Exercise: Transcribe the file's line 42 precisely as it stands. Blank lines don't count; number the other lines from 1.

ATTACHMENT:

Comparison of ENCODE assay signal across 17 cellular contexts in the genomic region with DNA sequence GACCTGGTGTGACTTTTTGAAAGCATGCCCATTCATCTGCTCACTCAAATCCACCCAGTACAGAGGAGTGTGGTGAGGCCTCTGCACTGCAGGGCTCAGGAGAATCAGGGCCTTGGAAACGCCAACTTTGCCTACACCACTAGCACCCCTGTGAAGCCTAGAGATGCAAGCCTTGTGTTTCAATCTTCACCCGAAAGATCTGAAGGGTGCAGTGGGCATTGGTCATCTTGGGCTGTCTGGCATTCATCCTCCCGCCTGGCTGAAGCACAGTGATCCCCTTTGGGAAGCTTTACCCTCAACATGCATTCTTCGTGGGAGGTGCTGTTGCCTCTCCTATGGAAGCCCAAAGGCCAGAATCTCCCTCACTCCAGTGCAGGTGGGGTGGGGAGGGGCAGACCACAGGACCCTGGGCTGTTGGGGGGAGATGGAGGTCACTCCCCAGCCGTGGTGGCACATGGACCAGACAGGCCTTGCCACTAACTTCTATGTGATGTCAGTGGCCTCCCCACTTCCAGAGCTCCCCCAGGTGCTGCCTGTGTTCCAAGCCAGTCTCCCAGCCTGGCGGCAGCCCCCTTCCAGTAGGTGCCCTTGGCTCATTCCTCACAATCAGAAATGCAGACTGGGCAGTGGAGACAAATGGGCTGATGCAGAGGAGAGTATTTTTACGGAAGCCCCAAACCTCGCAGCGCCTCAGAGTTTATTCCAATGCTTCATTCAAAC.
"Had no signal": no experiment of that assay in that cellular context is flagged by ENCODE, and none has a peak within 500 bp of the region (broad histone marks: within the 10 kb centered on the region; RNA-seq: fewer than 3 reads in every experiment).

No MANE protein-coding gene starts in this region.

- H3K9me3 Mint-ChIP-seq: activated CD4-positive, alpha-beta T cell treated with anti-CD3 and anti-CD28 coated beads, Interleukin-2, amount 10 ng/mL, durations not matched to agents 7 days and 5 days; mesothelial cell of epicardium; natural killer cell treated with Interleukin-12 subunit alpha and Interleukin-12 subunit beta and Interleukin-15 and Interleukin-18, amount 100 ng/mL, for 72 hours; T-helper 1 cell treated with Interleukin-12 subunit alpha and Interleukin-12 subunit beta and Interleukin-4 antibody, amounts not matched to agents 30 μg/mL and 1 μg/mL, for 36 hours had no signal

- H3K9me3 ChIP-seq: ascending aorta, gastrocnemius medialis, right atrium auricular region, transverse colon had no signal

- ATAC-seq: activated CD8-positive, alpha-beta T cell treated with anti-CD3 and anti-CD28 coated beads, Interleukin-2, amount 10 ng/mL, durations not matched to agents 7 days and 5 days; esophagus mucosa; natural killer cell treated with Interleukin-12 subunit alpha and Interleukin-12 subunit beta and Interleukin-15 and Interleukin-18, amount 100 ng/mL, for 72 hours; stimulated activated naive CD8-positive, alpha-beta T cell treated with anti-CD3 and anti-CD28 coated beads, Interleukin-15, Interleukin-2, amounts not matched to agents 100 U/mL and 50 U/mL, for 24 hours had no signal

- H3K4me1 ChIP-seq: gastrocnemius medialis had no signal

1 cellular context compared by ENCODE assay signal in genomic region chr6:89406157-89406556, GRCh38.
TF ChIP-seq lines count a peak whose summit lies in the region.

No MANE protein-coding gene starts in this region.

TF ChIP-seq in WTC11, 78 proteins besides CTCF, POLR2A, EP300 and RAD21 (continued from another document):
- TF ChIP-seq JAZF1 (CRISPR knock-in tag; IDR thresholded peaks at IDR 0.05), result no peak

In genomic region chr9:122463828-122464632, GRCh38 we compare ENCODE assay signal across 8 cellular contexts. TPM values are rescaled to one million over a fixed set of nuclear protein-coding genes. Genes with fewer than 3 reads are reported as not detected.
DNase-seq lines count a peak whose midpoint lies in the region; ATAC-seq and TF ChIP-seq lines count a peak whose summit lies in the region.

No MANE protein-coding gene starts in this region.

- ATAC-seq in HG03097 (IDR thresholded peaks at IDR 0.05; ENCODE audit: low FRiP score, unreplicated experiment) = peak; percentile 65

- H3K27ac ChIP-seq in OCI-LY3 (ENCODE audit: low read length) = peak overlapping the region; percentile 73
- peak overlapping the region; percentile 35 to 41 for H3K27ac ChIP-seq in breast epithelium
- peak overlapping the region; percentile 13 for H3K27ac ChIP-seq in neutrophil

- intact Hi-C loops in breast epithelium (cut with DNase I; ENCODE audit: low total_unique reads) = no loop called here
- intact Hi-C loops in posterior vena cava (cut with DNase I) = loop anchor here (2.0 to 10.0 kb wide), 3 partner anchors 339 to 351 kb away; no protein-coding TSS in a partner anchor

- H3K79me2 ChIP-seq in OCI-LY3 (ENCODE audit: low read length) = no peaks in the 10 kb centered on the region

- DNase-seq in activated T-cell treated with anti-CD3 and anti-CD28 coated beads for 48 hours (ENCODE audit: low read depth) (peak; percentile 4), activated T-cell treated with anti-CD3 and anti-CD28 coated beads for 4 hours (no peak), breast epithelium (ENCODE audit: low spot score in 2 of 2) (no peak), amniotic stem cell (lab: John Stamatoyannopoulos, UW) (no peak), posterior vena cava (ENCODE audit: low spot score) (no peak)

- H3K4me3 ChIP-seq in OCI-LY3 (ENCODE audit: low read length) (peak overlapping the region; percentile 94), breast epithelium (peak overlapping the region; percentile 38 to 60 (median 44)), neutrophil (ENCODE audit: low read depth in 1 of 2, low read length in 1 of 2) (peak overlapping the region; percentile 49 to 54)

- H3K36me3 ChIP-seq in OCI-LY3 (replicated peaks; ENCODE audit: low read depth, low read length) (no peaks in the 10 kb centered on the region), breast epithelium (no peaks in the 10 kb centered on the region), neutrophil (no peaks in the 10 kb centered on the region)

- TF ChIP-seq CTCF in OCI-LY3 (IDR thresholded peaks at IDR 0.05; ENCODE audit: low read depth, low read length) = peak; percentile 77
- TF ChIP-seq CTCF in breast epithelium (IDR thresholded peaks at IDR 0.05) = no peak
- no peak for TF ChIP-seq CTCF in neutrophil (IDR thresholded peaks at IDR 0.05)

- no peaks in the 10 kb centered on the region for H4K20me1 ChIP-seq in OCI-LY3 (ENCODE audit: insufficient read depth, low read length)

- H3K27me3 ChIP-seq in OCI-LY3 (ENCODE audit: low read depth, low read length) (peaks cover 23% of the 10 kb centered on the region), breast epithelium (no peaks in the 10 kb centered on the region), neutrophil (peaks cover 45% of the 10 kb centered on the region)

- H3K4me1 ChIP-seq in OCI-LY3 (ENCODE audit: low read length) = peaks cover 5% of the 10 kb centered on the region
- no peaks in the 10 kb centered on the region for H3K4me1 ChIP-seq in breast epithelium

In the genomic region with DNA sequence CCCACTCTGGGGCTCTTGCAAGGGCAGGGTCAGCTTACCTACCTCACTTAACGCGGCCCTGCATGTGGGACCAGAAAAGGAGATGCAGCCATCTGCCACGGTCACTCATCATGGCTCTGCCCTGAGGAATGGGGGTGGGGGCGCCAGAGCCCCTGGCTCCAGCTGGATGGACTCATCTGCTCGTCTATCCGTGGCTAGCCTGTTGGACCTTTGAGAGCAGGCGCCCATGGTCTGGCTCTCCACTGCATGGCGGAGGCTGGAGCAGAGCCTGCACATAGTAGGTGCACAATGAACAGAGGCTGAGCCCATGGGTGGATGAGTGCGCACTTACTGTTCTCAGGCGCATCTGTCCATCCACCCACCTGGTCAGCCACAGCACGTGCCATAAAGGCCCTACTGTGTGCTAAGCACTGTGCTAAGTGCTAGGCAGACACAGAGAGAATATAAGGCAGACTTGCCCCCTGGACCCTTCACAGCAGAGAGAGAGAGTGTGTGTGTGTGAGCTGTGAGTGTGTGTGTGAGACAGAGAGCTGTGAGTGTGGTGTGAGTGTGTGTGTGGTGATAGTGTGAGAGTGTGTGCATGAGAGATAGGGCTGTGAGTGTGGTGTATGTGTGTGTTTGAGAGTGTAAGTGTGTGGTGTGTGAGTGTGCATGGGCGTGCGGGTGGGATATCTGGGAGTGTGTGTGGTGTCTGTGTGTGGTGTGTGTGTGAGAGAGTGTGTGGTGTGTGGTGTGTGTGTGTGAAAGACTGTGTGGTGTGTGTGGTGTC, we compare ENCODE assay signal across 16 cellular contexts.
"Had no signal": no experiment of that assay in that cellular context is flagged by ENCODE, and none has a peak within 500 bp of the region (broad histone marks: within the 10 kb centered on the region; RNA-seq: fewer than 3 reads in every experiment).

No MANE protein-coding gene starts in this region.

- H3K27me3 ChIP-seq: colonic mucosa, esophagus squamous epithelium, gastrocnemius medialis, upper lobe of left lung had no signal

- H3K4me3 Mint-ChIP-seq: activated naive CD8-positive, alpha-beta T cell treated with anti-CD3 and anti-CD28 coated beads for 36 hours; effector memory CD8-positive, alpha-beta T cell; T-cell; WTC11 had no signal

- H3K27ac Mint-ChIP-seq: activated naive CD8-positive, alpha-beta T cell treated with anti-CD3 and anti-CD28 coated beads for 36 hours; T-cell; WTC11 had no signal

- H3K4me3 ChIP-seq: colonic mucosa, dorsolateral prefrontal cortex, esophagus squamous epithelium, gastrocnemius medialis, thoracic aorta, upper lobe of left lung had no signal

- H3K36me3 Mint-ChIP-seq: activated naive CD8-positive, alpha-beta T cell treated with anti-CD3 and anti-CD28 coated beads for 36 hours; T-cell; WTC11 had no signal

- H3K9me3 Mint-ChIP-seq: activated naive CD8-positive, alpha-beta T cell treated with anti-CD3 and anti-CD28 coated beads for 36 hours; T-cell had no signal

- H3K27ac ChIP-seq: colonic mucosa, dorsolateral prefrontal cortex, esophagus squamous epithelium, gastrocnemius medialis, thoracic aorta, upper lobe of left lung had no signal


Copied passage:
- H3K27ac ChIP-seq: colonic mucosa, dorsolateral prefrontal cortex, esophagus squamous epithelium, gastrocnemius medialis, thoracic aorta, upper lobe of left lung had no signal